Albums By The Decade: 1960-1969

Welcome back to this special retrospective music-posting feature. The gimmick is simple — each week, you post a list (ranked or unranked) of your favourite 25 (or however many) albums of a given year or, in this case, decade. We are now moving backwards through the early days of the LP era. The video below, originally posted by Eexalien in the Weekly Music Thread provides valuable context about the early days of the LP.


  • Following the Edison cylinder, the first agreed upon recording format was the 78 rpm record which became the standard around 1910. These records were made of a very fragile material called shellac (a resin secreted by the lac bug). A 10″ 78 rpm record held about 3 minutes per side and a 12″ one between 4 and 5 minutes but the 10″ was the more popular format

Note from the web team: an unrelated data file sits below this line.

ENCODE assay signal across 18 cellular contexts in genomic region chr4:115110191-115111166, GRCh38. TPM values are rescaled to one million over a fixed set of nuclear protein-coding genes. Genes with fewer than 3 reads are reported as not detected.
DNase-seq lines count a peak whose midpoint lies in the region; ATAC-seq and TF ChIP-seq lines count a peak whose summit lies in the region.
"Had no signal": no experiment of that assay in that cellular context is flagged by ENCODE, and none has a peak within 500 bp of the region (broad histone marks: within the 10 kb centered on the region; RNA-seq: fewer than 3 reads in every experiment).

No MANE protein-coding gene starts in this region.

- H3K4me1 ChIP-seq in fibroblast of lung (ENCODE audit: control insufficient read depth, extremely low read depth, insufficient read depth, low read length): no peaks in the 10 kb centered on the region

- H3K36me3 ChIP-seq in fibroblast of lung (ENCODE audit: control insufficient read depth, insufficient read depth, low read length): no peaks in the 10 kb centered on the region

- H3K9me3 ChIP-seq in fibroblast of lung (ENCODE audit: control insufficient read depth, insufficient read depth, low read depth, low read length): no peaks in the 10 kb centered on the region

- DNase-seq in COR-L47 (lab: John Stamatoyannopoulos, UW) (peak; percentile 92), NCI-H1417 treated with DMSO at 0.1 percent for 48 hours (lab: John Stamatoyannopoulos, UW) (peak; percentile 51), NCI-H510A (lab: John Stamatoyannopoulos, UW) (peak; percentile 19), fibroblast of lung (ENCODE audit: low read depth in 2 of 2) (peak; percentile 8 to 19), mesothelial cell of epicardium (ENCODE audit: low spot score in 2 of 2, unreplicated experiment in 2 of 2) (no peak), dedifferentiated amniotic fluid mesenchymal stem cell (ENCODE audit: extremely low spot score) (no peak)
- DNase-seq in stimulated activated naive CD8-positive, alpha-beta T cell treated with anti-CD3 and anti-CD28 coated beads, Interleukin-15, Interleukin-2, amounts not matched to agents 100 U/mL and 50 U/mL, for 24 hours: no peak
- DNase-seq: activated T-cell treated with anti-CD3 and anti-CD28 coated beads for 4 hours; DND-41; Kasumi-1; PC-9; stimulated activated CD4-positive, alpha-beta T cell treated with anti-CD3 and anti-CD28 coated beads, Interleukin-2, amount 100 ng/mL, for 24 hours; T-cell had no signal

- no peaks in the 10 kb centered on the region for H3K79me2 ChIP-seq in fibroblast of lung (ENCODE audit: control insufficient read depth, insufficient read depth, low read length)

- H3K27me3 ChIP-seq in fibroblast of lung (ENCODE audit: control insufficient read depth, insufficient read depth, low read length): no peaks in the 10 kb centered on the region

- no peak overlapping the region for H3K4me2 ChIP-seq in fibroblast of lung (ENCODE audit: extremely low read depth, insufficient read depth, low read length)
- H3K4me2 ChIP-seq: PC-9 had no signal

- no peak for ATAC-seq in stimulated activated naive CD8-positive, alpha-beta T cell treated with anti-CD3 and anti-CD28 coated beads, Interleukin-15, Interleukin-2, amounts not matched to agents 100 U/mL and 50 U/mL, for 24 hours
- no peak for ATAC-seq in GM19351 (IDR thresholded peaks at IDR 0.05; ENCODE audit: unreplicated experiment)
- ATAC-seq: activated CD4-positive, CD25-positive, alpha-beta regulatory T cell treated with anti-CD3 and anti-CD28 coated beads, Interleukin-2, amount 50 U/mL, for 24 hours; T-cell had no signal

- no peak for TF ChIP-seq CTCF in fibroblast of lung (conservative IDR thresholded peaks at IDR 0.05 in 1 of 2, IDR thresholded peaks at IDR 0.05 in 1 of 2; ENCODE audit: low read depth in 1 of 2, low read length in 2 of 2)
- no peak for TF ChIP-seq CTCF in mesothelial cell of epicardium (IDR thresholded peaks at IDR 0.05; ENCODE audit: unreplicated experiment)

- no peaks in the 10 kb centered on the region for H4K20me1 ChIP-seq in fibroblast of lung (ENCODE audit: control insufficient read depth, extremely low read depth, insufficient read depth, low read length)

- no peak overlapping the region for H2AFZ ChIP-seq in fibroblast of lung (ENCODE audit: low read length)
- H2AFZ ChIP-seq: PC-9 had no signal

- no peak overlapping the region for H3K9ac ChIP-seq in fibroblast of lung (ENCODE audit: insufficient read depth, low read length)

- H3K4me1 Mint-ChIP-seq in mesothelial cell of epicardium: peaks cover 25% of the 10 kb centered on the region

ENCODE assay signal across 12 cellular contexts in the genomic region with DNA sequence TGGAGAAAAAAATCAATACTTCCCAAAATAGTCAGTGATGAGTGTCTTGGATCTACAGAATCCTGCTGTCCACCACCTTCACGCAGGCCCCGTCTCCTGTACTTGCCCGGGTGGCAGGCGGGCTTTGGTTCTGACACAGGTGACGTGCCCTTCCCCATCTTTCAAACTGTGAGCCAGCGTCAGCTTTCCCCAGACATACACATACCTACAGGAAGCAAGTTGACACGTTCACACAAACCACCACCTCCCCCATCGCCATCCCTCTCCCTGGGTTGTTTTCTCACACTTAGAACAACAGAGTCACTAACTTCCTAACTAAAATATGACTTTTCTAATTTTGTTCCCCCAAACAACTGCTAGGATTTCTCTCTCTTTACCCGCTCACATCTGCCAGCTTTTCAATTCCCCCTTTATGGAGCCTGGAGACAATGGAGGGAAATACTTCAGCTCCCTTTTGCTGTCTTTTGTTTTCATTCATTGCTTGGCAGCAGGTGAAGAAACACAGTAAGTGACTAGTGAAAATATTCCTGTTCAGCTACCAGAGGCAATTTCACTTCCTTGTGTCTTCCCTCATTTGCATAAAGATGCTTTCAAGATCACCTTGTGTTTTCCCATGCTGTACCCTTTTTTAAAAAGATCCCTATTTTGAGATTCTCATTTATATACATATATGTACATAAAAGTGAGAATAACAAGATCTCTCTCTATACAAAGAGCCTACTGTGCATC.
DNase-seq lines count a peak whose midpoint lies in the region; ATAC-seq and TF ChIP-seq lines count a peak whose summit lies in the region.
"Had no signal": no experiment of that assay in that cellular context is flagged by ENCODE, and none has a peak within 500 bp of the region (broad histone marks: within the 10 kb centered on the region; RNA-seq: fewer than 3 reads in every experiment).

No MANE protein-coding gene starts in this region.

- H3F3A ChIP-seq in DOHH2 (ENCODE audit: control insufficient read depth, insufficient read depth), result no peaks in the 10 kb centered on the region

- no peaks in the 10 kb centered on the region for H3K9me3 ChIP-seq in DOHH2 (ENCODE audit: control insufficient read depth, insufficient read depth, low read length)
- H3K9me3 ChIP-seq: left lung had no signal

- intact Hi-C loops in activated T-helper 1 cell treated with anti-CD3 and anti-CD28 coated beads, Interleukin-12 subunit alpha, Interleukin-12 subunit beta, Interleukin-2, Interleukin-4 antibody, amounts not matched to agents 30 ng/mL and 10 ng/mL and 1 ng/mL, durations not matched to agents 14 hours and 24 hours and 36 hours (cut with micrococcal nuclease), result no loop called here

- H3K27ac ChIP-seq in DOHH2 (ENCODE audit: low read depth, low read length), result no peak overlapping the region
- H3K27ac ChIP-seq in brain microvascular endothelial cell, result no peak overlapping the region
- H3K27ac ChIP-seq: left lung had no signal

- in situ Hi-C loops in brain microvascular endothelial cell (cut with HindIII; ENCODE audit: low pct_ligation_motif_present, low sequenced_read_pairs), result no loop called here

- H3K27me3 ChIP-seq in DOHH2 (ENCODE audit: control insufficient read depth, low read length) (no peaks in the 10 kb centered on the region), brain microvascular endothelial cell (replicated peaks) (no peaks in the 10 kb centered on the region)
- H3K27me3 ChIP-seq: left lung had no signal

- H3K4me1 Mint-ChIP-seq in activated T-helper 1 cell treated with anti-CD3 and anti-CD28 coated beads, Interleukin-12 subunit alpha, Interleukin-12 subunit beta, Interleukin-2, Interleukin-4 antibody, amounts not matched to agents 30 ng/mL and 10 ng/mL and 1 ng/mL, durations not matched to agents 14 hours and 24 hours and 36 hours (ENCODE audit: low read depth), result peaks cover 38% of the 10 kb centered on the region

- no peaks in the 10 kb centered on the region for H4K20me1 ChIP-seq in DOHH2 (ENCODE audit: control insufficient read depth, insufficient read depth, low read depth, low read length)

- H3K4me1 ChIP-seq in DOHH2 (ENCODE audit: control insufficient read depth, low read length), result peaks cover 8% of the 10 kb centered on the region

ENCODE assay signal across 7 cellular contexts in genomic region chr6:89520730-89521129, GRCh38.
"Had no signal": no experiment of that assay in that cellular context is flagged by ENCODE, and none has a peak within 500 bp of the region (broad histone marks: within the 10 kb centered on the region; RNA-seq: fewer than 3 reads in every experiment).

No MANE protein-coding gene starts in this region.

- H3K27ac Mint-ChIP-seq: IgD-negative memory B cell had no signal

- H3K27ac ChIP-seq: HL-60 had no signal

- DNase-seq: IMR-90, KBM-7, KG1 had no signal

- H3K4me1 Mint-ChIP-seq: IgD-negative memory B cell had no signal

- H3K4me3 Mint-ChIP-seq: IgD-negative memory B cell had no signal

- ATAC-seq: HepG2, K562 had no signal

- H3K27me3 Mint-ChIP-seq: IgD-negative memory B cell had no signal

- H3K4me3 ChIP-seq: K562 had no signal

• The concept of the music album originated when 78 rpm records were issued in multi-disc packages similar to books. In terms of packaging, these aren’t dissimilar from what we now think of as box sets but in terms of length, most could easily fit on a single 12 inch or even 10 inch LP hence the persistence of the album misnomer in the LP era (the fact that LP was Columbia’s proprietary term contributed greatly to this phenomenon as well).
  • By the 1930s, the industry was well aware of the limitations of the 78 rpm record and wanted to use microgroove technology (224 to 300 grooves per inch rather than the previous 90) to replace it. The first 33 1/3 rpm records were issued by RCA Victor in 1931 . Their records held 15 minutes per side but the records were too fragile to support multiple playbacks and the format was abandoned by 1933. WWII got in the way of further developments.